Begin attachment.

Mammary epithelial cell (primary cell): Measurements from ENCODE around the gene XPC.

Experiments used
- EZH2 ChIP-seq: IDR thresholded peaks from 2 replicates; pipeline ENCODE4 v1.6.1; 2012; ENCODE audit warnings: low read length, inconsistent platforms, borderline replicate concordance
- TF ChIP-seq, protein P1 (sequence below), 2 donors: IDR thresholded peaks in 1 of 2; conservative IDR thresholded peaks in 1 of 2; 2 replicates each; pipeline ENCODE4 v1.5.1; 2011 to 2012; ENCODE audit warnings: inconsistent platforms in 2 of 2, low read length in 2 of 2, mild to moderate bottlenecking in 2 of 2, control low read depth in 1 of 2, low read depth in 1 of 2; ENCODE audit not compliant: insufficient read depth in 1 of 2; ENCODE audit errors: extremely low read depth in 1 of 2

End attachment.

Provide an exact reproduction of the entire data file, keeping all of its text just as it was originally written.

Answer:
Mammary epithelial cell (primary cell): Measurements from ENCODE around the gene XPC.

Experiments used
- EZH2 ChIP-seq: IDR thresholded peaks from 2 replicates; pipeline ENCODE4 v1.6.1; 2012; ENCODE audit warnings: low read length, inconsistent platforms, borderline replicate concordance
- TF ChIP-seq, protein P1 (sequence below), 2 donors: IDR thresholded peaks in 1 of 2; conservative IDR thresholded peaks in 1 of 2; 2 replicates each; pipeline ENCODE4 v1.5.1; 2011 to 2012; ENCODE audit warnings: inconsistent platforms in 2 of 2, low read length in 2 of 2, mild to moderate bottlenecking in 2 of 2, control low read depth in 1 of 2, low read depth in 1 of 2; ENCODE audit not compliant: insufficient read depth in 1 of 2; ENCODE audit errors: extremely low read depth in 1 of 2